Darl DeVault rides a Trek Fat Bike that delivers surprising balance and control on this uneven terrain. photo by Richard T. Clifton

by Darl DeVault

Fat Bikes feature comfortable, cruising 4-5 inch tires. With all that squishy rubber under you providing balance, and riding upright without crouching, comfort rules the day.

Bicycling is experiencing a resurgence lately because it provides a fun, healthy way to spend time outdoors while riders keep a safe social distance from others. Seniors might consider the comfortable modern Fat Bikes that will bring back memories of bicycles in the 1960s.
Modern fat tire bikes, or Fat Bikes as they are called, are off-road bicycles providing seniors comfortable and smooth riding because of the oversized tires, no matter where they ride. The elderly appreciates these bicycles because they are designed so the rider maintains an upright position with no strain on their back. The handlebars are straight, again easing pressure on the back by not requiring a crouching position over the bike.
Seniors who cycle or want to start riding again might want to test ride a Trek Fat Bike. It is a cross between a light-weight racing bike, with its multi-speed gearing, and a balloon-tired “paperboy” bike of the 1950s.
Many seniors are riding more now because the activity can slow down the progression of aging, deterioration in muscle mass, and much more, according to many medical studies.
Remember your first balloon-tired bike? These new fat tires are almost three times bigger than those balloon tires, which expands regular 2-to- 2.25-inch mountain bike tires to a whopping, comfortable, cruising 4-5 inches. With all that squishy rubber under you, comfort rules the day.
These bikes have the best kind of frames for a senior, the step-through design. This enables the rider to get on and off the bicycle easily. It will perform well during your regular commute or a Sunday country ride. The choice of more gears is generally helpful. If you have a lot of climbing to do and prefer easy pedaling with more revolutions and less resistance for each pedal stroke, the gears provide that option.
With these big tires you achieve a floating sensation when riding along. Fat Bikes are a lot of fun and come with a built-in smile factor – you cannot help but grin to yourself if you like to bicycle.
These Fat Bikes have everything, as manufacturers are now putting real engineering and design technology into them. Racing-bicycle metallurgy, extremely light but strong, means the design allows the Fat tires to dampen road shock and provide stability over rough terrain.
Here is my recent off-road test. I took a Fat Bike off the pavement and up a nearby berm to test the fun.
The added buoyancy of plenty of air between the rim and the ground meant it was simply a matter of powering through the uneven terrain.
My first pass…. I started up the steeply sloping hillside only to discover about two-thirds of the way up that it was sandy soil. The loose soil quickly brought my speed down. When I noticed I was not making good progress I simply applied more power.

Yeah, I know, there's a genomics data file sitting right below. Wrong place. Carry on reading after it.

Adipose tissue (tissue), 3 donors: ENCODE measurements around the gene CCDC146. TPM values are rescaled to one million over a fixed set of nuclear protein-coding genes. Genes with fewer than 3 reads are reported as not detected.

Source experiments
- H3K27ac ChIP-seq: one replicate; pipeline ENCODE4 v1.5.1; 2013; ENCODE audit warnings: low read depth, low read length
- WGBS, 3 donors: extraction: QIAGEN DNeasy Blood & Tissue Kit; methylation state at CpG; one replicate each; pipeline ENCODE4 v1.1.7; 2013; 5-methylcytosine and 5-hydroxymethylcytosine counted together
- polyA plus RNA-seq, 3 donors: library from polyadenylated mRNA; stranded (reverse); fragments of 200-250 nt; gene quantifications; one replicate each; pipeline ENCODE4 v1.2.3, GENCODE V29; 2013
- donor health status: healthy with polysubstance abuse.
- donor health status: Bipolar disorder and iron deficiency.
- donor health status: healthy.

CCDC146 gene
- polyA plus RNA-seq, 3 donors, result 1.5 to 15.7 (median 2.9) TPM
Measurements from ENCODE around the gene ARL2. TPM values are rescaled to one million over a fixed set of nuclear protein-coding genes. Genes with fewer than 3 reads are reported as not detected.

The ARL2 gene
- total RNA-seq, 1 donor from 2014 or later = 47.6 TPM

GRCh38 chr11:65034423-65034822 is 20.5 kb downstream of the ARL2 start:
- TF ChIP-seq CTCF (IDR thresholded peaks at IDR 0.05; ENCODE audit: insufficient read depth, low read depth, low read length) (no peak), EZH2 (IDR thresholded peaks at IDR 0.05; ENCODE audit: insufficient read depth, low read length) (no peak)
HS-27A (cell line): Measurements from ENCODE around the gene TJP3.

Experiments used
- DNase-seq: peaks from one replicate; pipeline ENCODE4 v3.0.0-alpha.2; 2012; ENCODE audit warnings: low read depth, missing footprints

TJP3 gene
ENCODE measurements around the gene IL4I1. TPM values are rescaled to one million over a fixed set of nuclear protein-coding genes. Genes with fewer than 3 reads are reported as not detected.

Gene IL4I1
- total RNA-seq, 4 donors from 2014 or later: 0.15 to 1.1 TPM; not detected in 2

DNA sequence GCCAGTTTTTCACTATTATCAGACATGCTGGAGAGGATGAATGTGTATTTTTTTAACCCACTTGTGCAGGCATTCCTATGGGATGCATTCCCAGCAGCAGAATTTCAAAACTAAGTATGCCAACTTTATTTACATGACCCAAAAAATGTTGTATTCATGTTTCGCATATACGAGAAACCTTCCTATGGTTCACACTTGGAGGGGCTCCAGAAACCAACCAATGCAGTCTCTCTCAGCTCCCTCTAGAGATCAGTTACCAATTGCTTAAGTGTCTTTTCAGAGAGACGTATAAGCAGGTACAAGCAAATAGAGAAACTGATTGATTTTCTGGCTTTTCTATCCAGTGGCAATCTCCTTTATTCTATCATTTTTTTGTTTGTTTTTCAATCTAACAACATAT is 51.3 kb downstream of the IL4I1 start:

I continued my climb. What a feeling, I was on top of the world! I was in control and staying upright while climbing over difficult and uneven terrain.
It made all the difference in the world to my confidence to know that I had climbed the steepest area without using all the gearing available.
The length of the wheelbase, because of extra-size tires, alone adds a dimension of stability. Forget the huge contact patch with the ground; the longer wheelbase gives your ride a squish not available any other way. It seems to even some obstacles out without effort from the rider.
Senior riders can opt for significantly lower tire pressure. Think 15 or 10 psi, or even lower still. This gives the tire some significant squish, and that play translates to more rubber conforming to the trail for serious grip.
I rode back and forth on top of the berm several times, finding new routes, weaving in and out of the trees and around obstacles. I could cut back against the hill and accelerate to support my balance after going around bushes.
I was proud of being able to handle the bike in such tight quarters. I took on harder terrain, happy to come shooting out of the underbrush into the open unscathed.
So far, so good. Now it was time to ride down. I felt I was in control… that I could use the disc brakes and if necessary, the whole rear tire in slowing down. Coming down was a pleasure, the control of the bike suddenly became all mine again. Slaloming on the 4-inch fat tires was a breeze.
I felt I had more control over the bike descending than at any other time, especially with the longer wheelbase. I knew that if I kept my center of gravity low and the bike centered beneath me, those sturdy fat tires could take any punishment. This confidence allowed me to steer right where I wanted it to go.
While Fat Biking over changing terrain takes coordination, and quickness, it gives the cyclist the elation of triumphing over unpredictable conditions and challenges. Finally, it instills a “can-do” attitude that is as comfortable as a bicycle can get.
If you ride, please buy a helmet, and wear it. Today’s helmets are adjustable and comfortable to wear while the air flow through the vents keep your head cool.
Senior cyclists owning the new-generation Fat Bike can also try out what they term Gravel Rides, taking backcountry unpaved scenic routes on their new contraptions.
Imagine a bicycle with bigger than a paperboy balloon tires by two and a half times taking the tension off major joints, and you have the start of what you might find as the inspiration to cycle more.